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Male and female construction workers representing a gender gap in construction

Ethics For Constructors: Balancing Gender Differences in Construction

The gender gap in construction is a regular topic of discussion in the industry, but not enough has been done to move the needle in a positive way.

Only 10.3% of workers in the construction industry are female, according to recent information from the U.S. Bureau of Labor Statistics. And, only 8.6% of construction managers are female.

One of the reasons why there is such a gap between the number of male and female construction workers and managers is because the industry has traditionally not done its part to attract female workers to key roles. A lack of support from male counterparts and superiors has contributed to this stark division.

Yet, companies stand to benefit from increasing the number of female construction leaders in the industry to help solve some of the largest issues facing the industry. A lack of diversity in perspectives means the same methods are applied to the same problems with the same results. It’s time for fresh ideas to solve today’s challenges.

To start seeing more women enter the construction industry and advance to managerial positions, it’s important for companies to address gender-related ethical issues that exist in the workplace. Let’s examine how to balance gender differences in construction to create a more productive construction industry.

Example of Construction Ethical Issues Involving Gender

Ethics in Construction Situation: Let’s say that you are a female construction manager who was recently promoted. Now, you are responsible for taking a project from bid to completion.  You are constantly making project pitches and reviewing project details with project owners, architects, engineers, project managers, and other parties.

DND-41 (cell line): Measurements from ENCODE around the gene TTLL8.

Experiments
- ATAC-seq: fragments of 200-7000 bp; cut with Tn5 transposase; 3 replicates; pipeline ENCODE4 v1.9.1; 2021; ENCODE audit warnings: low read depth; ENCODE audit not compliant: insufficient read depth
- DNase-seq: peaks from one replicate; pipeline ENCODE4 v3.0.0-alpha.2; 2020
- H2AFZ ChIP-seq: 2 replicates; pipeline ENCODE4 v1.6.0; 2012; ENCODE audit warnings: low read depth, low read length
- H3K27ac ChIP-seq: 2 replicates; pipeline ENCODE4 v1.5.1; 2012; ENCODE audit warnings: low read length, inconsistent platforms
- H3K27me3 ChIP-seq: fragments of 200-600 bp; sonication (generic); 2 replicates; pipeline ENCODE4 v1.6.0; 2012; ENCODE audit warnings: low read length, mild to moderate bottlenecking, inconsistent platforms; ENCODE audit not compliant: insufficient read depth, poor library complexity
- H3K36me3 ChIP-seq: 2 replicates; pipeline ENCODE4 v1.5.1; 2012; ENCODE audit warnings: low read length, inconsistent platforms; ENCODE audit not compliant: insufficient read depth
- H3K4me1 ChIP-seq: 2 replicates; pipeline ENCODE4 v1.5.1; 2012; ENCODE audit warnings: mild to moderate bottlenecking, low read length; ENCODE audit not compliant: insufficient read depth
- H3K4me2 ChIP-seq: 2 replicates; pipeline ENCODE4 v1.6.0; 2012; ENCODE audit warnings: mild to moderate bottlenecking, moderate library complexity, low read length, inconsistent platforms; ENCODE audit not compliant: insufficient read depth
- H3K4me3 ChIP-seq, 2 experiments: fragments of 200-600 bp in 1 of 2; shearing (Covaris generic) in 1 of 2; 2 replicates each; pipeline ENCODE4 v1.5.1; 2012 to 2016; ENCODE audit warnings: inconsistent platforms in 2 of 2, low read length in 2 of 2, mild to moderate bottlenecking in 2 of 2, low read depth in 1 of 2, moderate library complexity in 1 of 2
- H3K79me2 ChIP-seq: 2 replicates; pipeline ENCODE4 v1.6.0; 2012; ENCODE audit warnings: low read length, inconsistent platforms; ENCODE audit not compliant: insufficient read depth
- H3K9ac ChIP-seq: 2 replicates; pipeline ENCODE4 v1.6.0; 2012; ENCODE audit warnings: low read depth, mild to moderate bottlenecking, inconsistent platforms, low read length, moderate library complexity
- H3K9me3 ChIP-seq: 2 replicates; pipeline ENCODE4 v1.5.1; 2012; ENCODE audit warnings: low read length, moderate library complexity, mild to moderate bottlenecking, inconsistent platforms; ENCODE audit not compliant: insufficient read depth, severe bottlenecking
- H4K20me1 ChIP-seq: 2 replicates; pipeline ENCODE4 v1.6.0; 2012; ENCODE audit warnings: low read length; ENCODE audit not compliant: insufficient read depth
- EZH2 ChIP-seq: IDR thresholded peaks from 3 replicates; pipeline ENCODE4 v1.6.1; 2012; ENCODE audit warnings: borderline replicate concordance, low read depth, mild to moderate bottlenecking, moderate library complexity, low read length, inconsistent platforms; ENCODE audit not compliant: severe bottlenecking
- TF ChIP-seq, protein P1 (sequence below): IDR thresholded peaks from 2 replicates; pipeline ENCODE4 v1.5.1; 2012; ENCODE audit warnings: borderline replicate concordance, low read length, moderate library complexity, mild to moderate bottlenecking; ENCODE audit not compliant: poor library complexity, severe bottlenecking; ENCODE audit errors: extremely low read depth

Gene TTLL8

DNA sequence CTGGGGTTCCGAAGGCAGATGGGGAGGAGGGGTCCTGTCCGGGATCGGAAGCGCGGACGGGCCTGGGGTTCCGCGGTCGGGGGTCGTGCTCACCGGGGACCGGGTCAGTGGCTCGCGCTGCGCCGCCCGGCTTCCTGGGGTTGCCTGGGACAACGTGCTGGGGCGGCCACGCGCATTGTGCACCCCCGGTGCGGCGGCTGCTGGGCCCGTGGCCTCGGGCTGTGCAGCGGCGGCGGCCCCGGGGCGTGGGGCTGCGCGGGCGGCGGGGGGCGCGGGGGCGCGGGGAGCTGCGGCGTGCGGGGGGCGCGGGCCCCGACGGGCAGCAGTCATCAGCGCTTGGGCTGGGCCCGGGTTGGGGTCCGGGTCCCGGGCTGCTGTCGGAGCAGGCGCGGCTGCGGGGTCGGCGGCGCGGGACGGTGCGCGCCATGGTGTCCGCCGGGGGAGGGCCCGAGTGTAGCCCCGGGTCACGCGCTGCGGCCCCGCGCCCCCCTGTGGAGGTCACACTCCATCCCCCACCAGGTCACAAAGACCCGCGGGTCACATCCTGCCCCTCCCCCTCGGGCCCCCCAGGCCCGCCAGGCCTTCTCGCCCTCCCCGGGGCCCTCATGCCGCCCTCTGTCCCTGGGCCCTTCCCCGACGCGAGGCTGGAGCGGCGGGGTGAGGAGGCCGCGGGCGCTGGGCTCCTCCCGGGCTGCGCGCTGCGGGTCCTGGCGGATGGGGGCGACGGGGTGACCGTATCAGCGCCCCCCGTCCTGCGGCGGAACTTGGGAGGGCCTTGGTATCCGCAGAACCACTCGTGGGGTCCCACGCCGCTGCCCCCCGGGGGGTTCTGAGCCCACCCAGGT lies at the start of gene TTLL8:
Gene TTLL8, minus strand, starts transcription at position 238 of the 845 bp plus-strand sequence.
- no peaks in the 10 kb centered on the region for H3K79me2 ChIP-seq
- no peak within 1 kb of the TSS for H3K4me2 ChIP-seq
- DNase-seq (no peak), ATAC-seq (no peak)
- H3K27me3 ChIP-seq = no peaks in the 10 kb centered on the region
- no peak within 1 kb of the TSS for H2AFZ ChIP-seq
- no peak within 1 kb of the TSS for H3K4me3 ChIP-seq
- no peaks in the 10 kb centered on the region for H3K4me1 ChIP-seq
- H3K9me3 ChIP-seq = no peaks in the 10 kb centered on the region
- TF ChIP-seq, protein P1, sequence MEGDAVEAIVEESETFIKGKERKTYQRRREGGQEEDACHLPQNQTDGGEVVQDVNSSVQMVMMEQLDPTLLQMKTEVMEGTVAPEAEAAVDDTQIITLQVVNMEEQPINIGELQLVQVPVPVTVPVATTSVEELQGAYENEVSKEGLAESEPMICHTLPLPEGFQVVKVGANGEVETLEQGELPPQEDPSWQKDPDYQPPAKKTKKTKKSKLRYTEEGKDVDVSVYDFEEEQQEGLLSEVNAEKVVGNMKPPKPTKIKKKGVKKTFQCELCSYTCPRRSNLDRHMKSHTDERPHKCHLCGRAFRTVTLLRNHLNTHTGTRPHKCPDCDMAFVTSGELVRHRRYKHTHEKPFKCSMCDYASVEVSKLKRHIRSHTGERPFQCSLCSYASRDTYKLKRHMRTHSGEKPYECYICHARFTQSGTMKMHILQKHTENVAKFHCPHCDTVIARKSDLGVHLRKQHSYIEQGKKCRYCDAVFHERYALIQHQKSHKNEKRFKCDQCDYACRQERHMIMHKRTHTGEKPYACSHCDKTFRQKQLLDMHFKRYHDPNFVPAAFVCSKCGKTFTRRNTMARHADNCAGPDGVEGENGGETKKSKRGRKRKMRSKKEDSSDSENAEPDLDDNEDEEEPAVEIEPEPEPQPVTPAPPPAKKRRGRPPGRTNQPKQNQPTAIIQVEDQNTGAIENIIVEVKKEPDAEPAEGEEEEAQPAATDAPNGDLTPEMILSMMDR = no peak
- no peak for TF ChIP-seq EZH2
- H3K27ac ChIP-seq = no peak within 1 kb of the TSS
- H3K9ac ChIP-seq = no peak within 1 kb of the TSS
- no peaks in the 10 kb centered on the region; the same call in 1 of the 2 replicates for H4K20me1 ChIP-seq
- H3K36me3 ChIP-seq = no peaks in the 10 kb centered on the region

However, you notice that when you oversee a meeting, the participants often look to your boss or male colleagues for their opinions (even if these colleagues are junior to you). You observe that this response is from other males in the room, as well as some females. You believe this is happening because you are female and young. And, it makes you feel like your colleagues do not trust you. What should you do?

Ethics in Construction Answer: We recommend that you immediately discuss this situation with your boss. Unfortunately, your boss and colleagues may not realize what is occurring, but studies have shown that there is a disparity of trust between male and female leaders in equal positions, often due to unconscious bias.

You should point out to your boss that the way in which he and the other male members of your project team respond to questions has a tremendous effect on the way you are viewed by others involved in the project. Express that you believe you are deserving of more respect according to your skills, position, and integrity. Remind your boss that even if the team is not directly opposed to your statements, their indirect slights cast doubt over your position of authority.

Ask your boss to affirm your position with statements such as “you speak for the company in this project” or “you would not be in the position you are in without you having the skill and knowledge to do the job.”

Overall, this type of unequal and unethical treatment needs to stop in the industry. Your company has the power to be the first in line to address this issue head-on. We encourage you to respectfully speak up to help make a difference.

Let’s Work Together to Close the Gender Gap in Construction

The construction industry will realize its full potential when there are more workers from various backgrounds involved in key leadership roles. Males and females can both do their part to help close the gender gap in construction by creating a more attractive industry that is welcoming to women.

The great part is that there are plenty of career opportunities in construction. The industry as a whole needs to do a better job of proving that women have just as much of a chance to seize these opportunities as their male counterparts. Addressing ethical issues that involve gender will go a long way toward getting this message across.

– To learn more about ethical issues that affect the construction industry, we encourage you to become an AIC member. You can learn from professionals that have been in your same shoes working through gender-related ethical issues. Take advantage of our resources to better understand how to recognize and respond to these key ethical issues.
– We also encourage you to subscribe to the AIC email newsletter! Simply drop your name and email address in the sign-up box at the bottom of this page. We’ll start sending you valuable information about ethical issues in construction to support you in your role.

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